(FOX 9) - Alec Lackmann, a graduate student at NDSU was researching Bigmouth Buffalo fish populations when he discovered one of the fish he was researching was 112 years old.
“I had a natural curiosity for the species going back to 2011. I’m a fisherman myself growing up in Minnesota, and I was confused why they were considered a rough or trash fish because I knew they were a native species,” Lackmann said.
Lackmann, a Moorhead-area native, had his researched published in a nature research journal in May.
He was studying the ages of the fish by looking otoliths and bomb-radiocarbon dating of the otoliths.. The 112-year-old fish was caught by a bowfisher in Crystal Lake in Otter Tail County and given to him for his research.
Previous studies of the Bigmouth Buffalo fish suggested they could live up to age 26. Samples given to Lackmann from bowfishers and the commercial harvest proved the fish can live a lot longer.
“The first bigmouth buffalo that I aged was 87 years old and it was way older than previously thought,” Lackmann said.
According to Lackmann, Bigmouth Buffalo fish have been referred to as “rough fish” or fish that anglers don’t typically try to catch. They are also competitors with invasive Bighead, Silver and Common Carp and are themselves a native species to North America.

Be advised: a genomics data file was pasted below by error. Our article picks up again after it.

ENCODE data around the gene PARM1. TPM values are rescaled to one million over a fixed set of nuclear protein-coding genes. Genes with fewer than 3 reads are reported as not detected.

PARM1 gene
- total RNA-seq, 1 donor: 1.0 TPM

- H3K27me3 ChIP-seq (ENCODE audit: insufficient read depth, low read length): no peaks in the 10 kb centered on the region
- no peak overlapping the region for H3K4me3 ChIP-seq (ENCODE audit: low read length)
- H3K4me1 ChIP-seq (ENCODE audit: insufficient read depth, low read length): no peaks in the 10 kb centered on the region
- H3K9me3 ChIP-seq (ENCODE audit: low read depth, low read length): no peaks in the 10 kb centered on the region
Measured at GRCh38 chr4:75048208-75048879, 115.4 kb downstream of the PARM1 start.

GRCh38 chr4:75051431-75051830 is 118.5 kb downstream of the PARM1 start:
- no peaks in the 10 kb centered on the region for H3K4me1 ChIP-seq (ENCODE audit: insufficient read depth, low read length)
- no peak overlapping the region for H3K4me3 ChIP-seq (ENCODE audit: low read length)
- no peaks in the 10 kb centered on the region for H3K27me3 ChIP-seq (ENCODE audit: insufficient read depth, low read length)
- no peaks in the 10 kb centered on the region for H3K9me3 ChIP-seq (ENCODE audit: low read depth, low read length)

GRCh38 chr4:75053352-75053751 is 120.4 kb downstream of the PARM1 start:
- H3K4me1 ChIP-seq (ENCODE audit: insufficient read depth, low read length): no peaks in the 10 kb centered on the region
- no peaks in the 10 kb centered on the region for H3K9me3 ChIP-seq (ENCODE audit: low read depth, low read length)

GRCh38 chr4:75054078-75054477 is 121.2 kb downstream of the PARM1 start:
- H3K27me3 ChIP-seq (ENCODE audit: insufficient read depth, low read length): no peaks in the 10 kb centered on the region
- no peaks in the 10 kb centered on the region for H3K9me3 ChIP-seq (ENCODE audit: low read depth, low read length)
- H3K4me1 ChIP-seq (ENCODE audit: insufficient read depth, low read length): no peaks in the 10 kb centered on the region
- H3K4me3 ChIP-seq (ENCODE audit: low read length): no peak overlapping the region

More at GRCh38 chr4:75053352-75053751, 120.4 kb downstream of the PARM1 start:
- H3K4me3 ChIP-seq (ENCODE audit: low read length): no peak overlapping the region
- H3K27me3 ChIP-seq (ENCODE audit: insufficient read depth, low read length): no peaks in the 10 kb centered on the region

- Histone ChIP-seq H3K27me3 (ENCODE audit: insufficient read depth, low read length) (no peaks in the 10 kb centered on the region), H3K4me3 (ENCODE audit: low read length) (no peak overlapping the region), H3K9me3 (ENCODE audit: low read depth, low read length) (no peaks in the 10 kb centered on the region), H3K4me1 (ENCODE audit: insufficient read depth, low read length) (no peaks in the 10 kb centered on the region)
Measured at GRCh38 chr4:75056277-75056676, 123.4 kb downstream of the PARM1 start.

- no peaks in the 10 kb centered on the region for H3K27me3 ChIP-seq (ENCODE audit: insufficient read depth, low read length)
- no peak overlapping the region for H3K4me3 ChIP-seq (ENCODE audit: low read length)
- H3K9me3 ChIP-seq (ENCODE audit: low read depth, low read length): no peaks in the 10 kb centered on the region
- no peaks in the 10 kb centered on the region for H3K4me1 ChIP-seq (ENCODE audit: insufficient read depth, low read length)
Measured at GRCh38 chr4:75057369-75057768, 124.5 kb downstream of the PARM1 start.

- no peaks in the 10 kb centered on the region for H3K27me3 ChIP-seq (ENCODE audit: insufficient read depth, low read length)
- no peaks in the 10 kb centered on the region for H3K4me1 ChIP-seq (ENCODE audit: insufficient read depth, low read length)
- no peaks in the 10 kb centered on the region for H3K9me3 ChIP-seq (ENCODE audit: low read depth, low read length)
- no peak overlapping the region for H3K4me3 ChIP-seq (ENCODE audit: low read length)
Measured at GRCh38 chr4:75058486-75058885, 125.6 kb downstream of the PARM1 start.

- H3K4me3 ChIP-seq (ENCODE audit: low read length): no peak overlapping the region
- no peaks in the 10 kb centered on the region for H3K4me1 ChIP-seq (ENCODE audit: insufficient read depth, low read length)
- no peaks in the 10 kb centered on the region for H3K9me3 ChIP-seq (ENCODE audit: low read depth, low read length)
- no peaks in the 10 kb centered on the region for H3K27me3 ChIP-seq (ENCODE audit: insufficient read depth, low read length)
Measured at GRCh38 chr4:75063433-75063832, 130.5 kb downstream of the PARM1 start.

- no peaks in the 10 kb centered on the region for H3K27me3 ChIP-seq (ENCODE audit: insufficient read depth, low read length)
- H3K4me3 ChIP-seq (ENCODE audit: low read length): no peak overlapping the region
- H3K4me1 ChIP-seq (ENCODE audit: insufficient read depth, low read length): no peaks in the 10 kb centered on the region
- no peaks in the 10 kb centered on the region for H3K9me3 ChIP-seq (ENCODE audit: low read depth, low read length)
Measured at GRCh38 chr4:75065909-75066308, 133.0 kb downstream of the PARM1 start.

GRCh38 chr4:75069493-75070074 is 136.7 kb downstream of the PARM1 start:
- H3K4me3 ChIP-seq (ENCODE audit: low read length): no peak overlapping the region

“There are other species out there that are in this rough fish category that haven’t been studied [so closely]. So what else is out there?” Lackmann said.
Lackmann explains Bigmouth Buffalo are difficult to catch with “hook-and-line” because of how they are “filter feeders” and rarely take a baited hook. He said some anglers bowfish for Bigmouth Buffalo and some commercial companies are interested in harvesting them.
"Here’s one of the oldest freshwater fish species in the world right here in Minnesota and we still have them! In China and Asia a lot of these habitats are so degraded already and overfished that there’s nothing really like that,” Lackmann said.
In his research Lackmann says “there is a basis for considering Bigmouth Buffalo as an ecological asset” and goes on to say there is a concern for declining populations of Bigmouth Buffalo.
He said there are currently few regulations in Minnesota on Bigmouth Buffalo fish. He said he hopes his research draws people’s attention to an often forgotten about species of fish.
“There are a lot of things around us that we don’t know much about. Now, Bigmouth Buffalo serve as a prime example of management dilemmas and consequences that can arise from the neglect of underappreciated species,” Lackmann said.
For more information about Lackmann’s research check out his published report here.